Nurses who work the night shift might want to consider scheduling an eight-hour sleeping shift the night before, according to research described at

Compared with day-shift workers, alertness and attention declined in the first night shift for all participants. However, alertness and attention improved in the second and third night shifts in the treatment group while remaining lower in the control group. By the third night shift, alertness in the treatment group had improved to day-shift level but continued to decline in the control group.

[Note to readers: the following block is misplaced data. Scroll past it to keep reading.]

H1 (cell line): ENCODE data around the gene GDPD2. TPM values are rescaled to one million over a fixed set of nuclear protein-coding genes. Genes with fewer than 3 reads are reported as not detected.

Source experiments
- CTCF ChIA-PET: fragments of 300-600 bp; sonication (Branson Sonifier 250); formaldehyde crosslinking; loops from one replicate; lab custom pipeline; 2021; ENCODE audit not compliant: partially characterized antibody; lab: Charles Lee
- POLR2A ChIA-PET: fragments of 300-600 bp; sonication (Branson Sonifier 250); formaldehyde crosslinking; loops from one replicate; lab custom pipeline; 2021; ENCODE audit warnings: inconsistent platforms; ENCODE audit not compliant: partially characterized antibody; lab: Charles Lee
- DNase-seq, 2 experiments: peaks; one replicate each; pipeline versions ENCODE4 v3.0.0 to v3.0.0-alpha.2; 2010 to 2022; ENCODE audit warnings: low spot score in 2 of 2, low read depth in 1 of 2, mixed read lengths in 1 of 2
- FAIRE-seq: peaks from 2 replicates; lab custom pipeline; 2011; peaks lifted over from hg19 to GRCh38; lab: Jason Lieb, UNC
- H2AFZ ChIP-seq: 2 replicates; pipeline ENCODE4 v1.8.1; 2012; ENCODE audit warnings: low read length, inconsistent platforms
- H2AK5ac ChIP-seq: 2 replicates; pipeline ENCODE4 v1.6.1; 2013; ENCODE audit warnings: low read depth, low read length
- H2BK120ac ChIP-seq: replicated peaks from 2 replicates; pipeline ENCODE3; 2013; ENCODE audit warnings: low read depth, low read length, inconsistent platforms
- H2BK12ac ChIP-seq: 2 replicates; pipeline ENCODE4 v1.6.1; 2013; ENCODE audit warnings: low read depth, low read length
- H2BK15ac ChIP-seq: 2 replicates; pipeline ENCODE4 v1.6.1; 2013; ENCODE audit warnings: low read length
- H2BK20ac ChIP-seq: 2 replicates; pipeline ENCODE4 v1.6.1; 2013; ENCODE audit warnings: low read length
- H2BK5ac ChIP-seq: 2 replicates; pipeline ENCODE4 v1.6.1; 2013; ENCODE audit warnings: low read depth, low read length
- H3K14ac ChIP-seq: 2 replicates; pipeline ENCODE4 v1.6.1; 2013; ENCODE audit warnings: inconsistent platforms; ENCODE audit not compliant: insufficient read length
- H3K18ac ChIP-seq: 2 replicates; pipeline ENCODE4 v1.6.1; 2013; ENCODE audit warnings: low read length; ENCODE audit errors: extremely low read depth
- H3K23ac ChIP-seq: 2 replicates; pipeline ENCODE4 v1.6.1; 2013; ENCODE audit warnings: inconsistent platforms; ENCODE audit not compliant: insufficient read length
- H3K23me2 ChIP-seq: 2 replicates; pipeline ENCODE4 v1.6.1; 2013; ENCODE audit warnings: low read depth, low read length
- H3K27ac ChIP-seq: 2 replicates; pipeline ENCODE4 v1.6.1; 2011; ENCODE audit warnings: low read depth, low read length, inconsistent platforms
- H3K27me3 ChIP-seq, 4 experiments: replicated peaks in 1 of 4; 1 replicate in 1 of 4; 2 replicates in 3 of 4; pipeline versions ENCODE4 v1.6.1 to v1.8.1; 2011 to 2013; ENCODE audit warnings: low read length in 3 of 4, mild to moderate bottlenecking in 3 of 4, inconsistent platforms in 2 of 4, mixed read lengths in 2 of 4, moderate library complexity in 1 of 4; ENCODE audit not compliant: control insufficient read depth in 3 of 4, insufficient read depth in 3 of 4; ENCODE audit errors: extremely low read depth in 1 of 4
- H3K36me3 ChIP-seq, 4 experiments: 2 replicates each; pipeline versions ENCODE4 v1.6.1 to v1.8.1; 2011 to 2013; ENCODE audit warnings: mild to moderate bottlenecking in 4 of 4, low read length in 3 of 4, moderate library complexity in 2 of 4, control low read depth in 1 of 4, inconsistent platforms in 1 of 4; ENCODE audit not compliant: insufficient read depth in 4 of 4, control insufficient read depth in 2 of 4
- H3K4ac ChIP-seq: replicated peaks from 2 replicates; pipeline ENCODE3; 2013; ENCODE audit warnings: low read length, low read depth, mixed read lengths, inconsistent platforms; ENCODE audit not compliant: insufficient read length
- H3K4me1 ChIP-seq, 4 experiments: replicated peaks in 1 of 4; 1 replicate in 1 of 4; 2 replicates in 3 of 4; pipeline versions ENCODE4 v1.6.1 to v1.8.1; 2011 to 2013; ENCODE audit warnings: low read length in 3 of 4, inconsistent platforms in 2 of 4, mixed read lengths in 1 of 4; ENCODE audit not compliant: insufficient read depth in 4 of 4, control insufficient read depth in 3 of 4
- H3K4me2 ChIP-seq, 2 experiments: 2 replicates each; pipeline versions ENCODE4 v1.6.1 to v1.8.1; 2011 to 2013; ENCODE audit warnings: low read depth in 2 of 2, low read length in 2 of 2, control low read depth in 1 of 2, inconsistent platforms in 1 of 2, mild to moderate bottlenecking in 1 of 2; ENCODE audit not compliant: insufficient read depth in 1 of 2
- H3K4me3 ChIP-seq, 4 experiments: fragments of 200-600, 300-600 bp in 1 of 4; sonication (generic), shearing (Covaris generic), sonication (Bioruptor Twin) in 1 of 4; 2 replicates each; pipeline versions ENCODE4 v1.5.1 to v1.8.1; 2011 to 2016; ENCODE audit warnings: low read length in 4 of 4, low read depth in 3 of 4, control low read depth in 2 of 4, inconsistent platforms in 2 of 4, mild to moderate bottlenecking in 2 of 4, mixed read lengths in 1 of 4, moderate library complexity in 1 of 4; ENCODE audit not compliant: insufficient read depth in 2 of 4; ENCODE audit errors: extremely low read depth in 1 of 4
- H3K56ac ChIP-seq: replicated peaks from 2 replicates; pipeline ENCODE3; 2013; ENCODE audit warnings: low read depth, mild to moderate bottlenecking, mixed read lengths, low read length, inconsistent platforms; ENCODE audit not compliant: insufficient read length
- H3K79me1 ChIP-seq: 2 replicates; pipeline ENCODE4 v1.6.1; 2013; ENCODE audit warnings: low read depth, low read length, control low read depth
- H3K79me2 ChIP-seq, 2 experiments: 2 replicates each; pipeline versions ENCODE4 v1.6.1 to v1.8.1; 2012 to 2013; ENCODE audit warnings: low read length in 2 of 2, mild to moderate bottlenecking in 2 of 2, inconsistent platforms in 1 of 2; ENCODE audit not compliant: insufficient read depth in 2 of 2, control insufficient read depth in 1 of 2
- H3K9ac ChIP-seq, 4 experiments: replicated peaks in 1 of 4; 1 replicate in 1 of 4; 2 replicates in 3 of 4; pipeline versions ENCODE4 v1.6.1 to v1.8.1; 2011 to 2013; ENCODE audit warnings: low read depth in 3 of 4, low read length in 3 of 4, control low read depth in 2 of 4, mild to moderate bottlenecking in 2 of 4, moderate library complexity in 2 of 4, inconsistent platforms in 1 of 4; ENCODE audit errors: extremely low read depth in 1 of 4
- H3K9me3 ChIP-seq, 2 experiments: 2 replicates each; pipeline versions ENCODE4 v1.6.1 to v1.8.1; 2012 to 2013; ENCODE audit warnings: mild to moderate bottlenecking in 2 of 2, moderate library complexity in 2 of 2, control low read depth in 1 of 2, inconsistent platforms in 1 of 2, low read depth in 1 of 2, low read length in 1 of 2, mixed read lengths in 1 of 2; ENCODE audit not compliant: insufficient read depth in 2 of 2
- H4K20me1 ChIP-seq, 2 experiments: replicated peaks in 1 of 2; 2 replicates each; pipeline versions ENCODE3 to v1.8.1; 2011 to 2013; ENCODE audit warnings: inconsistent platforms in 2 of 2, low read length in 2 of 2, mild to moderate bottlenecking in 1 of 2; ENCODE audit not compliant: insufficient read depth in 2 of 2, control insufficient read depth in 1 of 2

The researchers said that night-shift workers would benefit from not sleeping immediately after work, sleeping instead in the afternoon. They noted that this pattern would be easier for older workers, as these are less likely to have family demands that would make it difficult.

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